The West Midlands has become the first region to agree a local industrial strategy with the government, laying out a blueprint for the West Midlands to lead the way in developing batteries for electric vehicles.
The West Midlands Local Industrial Strategy, which sets out a path to “increasing productivity and earning power across the country”, was developed in collaboration with more than 350 businesses, civil society and citizens and agreed with government. It claims to “mark a change in the way government is working to support the region”, and builds on previously agreed city deals, devolution deals and strategic economic plans.
Plans to task combined authorities and local enterprise partnerships with developing local industrial strategies were part of the 2017 Conservative manifesto.
Local industrial strategies from Greater Manchester and the Cambridge-Milton Keynes-Oxford Arc (Oxfordshire LEP, Cambridgeshire & Peterborough Business Board, Buckinghamshire Thames Valley LEP and South East Midlands LEP) are also expected to be agreed this year.
These strategies are led by mayoral combined authorities or LEPs to promote the coordination of local economic policy and national funding streams and establish new ways of working between national and local government, and the public and private sectors.
The West Midlands region is growing rapidly, with productivity increasing at twice the rate of the UK in 2017-18, according to the 83-page strategy document, which explains how the local economy will be further boosted by the opening of the HS2 trainline, the first phase of which runs from London to Birmingham and will start operating in 2026.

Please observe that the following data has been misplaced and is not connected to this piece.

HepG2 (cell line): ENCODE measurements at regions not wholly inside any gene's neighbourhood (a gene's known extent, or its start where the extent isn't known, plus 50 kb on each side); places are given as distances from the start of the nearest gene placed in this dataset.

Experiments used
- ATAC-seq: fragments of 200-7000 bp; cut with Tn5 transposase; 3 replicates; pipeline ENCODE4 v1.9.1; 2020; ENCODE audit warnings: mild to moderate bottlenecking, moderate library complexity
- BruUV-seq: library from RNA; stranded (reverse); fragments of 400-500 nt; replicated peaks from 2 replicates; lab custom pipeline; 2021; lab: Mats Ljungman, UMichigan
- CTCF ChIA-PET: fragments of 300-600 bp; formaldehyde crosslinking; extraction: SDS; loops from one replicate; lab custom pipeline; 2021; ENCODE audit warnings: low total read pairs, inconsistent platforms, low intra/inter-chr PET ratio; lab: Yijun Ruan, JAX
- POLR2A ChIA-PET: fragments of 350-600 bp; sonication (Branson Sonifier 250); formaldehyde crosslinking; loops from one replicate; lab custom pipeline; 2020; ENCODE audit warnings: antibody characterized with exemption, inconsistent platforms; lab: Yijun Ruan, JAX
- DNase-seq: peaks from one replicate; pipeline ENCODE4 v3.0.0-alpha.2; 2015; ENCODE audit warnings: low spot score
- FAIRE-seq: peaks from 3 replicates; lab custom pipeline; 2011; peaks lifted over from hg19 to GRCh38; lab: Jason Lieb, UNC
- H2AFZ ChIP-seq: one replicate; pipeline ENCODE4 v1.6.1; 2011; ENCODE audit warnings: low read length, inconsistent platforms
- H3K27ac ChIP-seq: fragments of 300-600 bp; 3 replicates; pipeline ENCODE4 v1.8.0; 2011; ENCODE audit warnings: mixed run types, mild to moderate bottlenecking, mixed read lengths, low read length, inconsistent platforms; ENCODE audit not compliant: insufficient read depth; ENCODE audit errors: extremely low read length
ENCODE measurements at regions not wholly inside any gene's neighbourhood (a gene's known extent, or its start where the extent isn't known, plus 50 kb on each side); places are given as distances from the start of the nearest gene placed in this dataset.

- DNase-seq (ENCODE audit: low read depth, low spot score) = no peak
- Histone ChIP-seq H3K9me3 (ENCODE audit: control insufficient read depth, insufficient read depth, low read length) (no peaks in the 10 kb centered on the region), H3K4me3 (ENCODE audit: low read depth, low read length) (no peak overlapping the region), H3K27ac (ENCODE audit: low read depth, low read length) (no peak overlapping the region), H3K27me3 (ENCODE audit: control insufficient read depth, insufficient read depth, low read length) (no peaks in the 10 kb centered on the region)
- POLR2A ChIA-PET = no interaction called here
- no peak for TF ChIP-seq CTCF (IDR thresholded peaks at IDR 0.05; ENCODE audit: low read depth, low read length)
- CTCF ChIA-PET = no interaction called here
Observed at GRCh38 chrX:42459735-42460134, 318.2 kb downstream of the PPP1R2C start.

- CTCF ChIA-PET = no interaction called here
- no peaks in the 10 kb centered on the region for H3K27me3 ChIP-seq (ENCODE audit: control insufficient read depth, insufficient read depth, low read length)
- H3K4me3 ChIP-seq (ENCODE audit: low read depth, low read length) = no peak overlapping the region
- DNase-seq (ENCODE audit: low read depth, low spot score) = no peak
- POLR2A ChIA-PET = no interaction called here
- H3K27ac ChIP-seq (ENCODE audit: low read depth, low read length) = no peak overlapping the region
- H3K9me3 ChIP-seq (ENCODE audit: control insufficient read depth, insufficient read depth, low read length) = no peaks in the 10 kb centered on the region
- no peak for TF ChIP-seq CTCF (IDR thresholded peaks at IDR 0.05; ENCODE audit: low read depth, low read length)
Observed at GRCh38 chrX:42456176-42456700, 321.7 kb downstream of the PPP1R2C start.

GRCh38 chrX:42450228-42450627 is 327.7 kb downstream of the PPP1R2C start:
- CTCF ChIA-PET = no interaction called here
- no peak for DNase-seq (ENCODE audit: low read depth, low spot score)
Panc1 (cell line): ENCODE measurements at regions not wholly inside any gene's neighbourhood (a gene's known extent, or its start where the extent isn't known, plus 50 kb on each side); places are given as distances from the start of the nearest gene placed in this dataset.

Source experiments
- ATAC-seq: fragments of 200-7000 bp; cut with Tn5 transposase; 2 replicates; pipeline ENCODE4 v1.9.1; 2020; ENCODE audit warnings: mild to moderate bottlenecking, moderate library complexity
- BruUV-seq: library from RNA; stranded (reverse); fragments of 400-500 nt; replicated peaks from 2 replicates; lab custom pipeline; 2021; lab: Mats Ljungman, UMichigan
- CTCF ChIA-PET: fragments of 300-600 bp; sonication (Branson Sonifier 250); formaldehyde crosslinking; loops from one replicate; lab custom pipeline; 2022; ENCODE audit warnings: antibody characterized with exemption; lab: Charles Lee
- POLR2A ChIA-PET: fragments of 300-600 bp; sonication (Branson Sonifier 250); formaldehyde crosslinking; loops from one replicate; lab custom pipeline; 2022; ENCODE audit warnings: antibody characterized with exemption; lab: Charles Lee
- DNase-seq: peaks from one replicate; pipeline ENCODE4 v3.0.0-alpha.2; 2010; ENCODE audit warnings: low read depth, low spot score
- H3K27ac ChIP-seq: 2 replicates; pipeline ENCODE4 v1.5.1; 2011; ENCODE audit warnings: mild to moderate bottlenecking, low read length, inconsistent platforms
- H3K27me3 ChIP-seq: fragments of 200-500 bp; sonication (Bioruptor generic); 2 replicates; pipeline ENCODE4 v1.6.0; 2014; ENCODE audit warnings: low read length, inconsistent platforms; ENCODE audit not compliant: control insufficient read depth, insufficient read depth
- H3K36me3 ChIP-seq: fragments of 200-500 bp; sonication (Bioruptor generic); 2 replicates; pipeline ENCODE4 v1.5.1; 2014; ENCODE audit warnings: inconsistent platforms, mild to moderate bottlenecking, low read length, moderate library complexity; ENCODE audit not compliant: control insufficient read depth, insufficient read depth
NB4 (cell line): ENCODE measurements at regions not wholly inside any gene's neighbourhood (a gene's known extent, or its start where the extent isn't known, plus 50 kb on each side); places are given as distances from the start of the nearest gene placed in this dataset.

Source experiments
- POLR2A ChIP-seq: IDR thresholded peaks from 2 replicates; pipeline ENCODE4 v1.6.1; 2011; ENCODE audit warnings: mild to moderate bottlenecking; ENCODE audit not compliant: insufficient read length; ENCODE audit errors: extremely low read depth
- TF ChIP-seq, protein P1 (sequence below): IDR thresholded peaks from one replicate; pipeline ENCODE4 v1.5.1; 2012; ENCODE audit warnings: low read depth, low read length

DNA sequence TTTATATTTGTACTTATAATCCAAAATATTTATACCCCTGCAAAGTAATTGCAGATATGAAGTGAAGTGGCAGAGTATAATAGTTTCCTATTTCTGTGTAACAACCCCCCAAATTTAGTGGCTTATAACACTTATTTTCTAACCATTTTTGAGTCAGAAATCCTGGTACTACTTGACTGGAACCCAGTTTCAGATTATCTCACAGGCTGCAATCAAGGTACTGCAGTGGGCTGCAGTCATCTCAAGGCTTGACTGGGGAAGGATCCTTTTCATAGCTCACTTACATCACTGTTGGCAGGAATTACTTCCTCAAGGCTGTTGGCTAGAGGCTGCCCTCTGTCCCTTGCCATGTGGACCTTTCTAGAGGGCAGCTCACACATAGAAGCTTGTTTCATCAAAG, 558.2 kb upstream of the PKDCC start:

The region is also raising its status on the international stage, with Coventry to become the UK’s City of Culture in 2021, and Birmingham holding the Commonwealth Games in 2022.
However, the West Midlands also has its challenges. It has one of the lowest employment rates of any mayoral combined authority, 71%, an above average unemployment rate of 5.7% and worse than average levels of healthy life expectancy.
The strategy outlines how the region will be making its mark in the global battery technology industry, with the £80m UK Battery Industrialisation Centre due to open in Coventry, next year. It was announced this morning that the centre is to benefit from an additional £28m of government funding.
As well as battery industrialisation, other priorities in the strategy document include data-driven healthcare innovation and creative content. The country’s first Future Mobility Zone, between Birmingham, Solihull and Coventry, will host the testing of new technologies.
The strategy also outlines plans for the West Midlands to partner with local specialist manufacturers and R&D centres to help create new markets and foreign direct investment opportunities, such as those in electric and connected autonomous vehicles and battery manufacturing, and deliver the UK’s first large-scale 5G testbed, ”to enable a new approach to real time data and user management”.
The government is currently working in partnership with the West Midlands to support this priority through investments including £20m for the Future Mobility Zone between Birmingham, Solihull and Coventry; and up to £50m for 5G trials across the West Midlands.
Warren Ralls, director of The LEP Network, said that the publication of the strategy marks “a milestone” in how LEPs makes a real difference to people’s lives.
”Rooted in the national industrial strategy, these local industrial strategies go to the very heart of what LEPs are judged by: namely, the difference they make to their communities and to the lives of the people that live in them,” he said.